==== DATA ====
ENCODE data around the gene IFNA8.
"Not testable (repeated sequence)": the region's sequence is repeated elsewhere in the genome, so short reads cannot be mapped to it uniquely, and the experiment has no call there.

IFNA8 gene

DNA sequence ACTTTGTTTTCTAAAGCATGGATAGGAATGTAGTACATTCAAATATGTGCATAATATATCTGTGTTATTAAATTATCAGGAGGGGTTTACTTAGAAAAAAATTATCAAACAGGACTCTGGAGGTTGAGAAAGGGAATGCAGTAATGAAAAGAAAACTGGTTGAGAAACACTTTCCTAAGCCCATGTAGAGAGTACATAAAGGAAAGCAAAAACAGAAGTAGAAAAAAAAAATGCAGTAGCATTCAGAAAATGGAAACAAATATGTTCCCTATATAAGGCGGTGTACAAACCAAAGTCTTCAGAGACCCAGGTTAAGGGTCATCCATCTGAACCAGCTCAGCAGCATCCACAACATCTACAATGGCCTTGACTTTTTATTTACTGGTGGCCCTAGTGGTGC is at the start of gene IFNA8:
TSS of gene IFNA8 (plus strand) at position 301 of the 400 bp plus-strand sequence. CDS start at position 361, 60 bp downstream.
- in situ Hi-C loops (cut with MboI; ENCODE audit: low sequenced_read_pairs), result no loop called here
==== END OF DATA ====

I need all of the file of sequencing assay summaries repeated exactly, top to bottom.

ENCODE data around the gene IFNA8.
"Not testable (repeated sequence)": the region's sequence is repeated elsewhere in the genome, so short reads cannot be mapped to it uniquely, and the experiment has no call there.

IFNA8 gene

DNA sequence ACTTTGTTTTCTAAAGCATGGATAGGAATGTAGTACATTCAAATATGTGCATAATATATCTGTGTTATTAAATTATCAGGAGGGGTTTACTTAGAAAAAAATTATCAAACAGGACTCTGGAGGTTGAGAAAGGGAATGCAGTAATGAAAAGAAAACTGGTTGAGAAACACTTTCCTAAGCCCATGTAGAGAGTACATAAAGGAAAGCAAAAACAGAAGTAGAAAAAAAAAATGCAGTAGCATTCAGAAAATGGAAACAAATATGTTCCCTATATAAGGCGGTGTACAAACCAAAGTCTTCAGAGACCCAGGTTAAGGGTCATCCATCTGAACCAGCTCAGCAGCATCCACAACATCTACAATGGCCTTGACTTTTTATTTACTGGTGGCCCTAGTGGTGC is at the start of gene IFNA8:
TSS of gene IFNA8 (plus strand) at position 301 of the 400 bp plus-strand sequence. CDS start at position 361, 60 bp downstream.
- in situ Hi-C loops (cut with MboI; ENCODE audit: low sequenced_read_pairs), result no loop called here